3 Steps to Learn React Native in 2019

Credit: Unplash/@blakeconnaly

If you are interested in writing code for mobile applications using JavaScript, you are reading the right post. React Native, developed and maintained by Facebook, is an open source framework to develop cross-platform mobile applications, using the programming language JavaScript.

Currently in its 0.57 version, React Native is based on Facebook’s front-end library called ReactJS and share many concepts. If you are familiar with React, kudos to you! You have crossed the first hurdle. Coming from front-end development background, React uses a virtual DOM which acts as a shadow to real DOM available. When an element changes, that change is reflected on the real DOM by Virtual DOM using a node that corresponds to each element.

However, in React Native, there is no DOM rather than Native Components which are provided by platforms such as iOS and Android. There are no web views here. React Native has an instance of JavaScriptCore to execute JS code when an application starts. React Native uses RCTBridgeModule to make a connection between native code and JavaScript code. It is currently being used by Facebook, Instagram, Uber, Wix, Tesla and many more.

Here is what I think you can do to advance with React Native development.

Start with basics

This article just provides you with an overview of what inside the React Native app development process and how things work behind the scenes, briefly. I often come across (especially through #100DaysOfCode campaign) developers who struggle to learn a new framework with little no background in specific the programming language. My advice, before you leap to make gigantic projects, start with the basics. Learn the concepts as each specific component to the curve, make sure to apply them as much as you can and build small things.

For example, learn how to use FlatList component. Try creating a list with your own dataset or find a mock/fake data set on the internet and try to build a small app out of it. Always remember the feeling you got from creating your first Hello World program. Do you remember that sense of accomplishment?

Take small steps, build small things at first before dip your toes deep in the complexity of state management libraries such as Redux and Mobx, or persisting data, using third party APIs, using TypeScript or Flow, and so on.

These are just tools, you do not need to know them on day one (but I am not saying you have to never learn about them. The keyword here is that they are TOOLS). If you are new to JavaScript, make sure you are clear with the basic ES6 features such as classes, arrow functions etc. Then, you must go through the basic ReactJS concepts such as props, state, and stateless components in general.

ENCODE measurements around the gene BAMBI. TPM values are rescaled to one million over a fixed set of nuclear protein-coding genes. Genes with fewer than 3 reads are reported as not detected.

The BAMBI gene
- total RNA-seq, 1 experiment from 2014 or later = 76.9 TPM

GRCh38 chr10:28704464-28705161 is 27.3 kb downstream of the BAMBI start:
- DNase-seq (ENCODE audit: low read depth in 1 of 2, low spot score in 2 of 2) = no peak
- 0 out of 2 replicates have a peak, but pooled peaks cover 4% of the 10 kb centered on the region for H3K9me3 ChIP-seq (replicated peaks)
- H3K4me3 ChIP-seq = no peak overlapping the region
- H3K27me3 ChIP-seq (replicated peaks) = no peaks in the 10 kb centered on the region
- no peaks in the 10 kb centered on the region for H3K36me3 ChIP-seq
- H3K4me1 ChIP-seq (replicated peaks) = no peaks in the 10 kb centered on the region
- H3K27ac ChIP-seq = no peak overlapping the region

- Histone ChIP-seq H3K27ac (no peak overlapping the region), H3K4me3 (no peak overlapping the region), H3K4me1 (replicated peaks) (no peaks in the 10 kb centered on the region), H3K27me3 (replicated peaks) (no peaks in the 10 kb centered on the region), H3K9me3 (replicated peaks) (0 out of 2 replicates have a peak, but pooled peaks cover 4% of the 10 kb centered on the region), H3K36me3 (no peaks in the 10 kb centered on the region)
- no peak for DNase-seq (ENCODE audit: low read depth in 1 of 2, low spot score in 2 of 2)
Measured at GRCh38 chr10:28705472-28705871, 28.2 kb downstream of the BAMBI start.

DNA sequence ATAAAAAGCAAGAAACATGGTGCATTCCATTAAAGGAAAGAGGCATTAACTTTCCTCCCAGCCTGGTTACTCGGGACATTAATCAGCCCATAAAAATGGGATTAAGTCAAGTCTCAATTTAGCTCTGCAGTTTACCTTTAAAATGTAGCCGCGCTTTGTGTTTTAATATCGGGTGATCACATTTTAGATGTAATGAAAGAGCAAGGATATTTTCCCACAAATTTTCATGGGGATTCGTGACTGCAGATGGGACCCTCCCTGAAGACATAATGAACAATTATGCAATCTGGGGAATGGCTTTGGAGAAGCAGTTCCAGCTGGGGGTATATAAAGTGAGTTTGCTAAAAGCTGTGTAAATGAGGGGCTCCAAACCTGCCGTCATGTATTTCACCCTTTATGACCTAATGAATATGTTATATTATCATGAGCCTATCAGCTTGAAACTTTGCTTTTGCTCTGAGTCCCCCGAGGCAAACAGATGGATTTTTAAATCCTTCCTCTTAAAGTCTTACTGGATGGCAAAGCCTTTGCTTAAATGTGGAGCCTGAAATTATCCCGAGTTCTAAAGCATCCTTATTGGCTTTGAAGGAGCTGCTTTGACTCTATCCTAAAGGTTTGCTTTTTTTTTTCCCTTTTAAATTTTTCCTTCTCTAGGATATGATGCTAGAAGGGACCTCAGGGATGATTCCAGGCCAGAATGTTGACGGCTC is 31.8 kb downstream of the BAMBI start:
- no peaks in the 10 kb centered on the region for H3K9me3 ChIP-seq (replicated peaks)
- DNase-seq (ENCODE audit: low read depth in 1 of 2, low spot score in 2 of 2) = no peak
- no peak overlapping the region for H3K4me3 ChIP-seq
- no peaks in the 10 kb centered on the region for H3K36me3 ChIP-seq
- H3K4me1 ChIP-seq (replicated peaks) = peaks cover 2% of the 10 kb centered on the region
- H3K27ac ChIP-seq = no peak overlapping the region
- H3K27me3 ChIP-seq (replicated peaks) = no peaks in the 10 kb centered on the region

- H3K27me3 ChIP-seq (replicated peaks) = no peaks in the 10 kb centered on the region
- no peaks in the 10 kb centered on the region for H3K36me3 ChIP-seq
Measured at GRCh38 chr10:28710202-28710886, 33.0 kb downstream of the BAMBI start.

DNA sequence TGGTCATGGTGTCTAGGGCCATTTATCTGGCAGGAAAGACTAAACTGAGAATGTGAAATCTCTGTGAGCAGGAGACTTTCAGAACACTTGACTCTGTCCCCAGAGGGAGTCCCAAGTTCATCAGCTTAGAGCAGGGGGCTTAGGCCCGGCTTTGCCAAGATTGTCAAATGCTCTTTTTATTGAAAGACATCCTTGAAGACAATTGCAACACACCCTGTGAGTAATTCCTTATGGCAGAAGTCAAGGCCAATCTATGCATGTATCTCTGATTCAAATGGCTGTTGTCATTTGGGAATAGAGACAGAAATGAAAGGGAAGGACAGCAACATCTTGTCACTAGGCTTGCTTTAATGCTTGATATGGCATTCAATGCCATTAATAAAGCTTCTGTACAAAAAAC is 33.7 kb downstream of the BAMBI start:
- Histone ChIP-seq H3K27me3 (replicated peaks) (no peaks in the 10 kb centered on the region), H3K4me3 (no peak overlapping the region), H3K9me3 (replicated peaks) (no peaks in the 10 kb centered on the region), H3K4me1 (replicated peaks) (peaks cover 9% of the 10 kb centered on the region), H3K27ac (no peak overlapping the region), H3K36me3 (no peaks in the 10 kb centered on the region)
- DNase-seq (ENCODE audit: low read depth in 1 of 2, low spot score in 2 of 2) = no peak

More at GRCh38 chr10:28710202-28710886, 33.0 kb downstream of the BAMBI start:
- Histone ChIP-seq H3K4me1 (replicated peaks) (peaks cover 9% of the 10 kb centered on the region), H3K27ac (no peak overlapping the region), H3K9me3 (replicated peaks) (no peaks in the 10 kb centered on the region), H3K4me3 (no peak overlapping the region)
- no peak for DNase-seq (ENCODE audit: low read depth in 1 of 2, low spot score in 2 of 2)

In summary, start by familiarizing yourself with:

  • ES6 Features
  • ReactJS Components API and LifeCycle methods
  • Setting up a development environment for React Native
  • Flexbox

Advance your way

Once you have basic concepts clear in your mind and have played around a bit to get some amount of hands-on experience, it is time to advance further. Start building bigger apps that work or behave like a real application and interact with real-time data. Here is a list of things you can learn to advance in your journey.

  • Offline data storage with AsyncStorage
  • Working with third-party APIs
  • Maps
  • Splash Screens
  • Navigation
  • Redux (for state management)
  • Redux Saga and Persist
  • Tests and TDD
  • Push notifications
  • UI Animations
  • Build and publish your app
  • Continuous Delivery or CI

Do note that, these are just broad topics to get you started. There are many other things you will learn along the way. Don’t get overwhelmed by that.

Personal Challenges: What do you want out of it?

Maybe you to become professional a React Native developer and work in an organization that uses this tech framework or maybe you want to build apps for your clients/customers. Setting your own personal challenges in the way is a great way to accomplish things and learn.

Make a commitment to yourself and work on it. Find apps on your phone or on stores that you want to clone or add an extra feature as a functionality, or learn about the user interface.

Do not get overwhelmed by the number of mistakes you do or the errors you get. Getting frustrated and ranting/complaining about it over the internet all day is easy but understand this is that, it will not solve your problems or make you a better developer. All of this is a part of your journey. Keep reminding yourself that.

Conclusion

In simple words, React Native brings the React to mobile app development. Its goal isn’t to write the code once and run it on any platform. The main goal here is to learn once and write-anywhere. An important distinction to make.

I will be covering basics of React Native development and setting up the right environment to do so in an upcoming post.

If you are looking forward to learn React Native, consider subscribing my newsletter. I mostly send only on email per week with all the blog posts I write about it. By subscribing you will be able to read all of my tutorials straight from your inbox 📧

If you are getting started in React Native development, let us do this together. I am available on Twitter (where you can DM me) 👇

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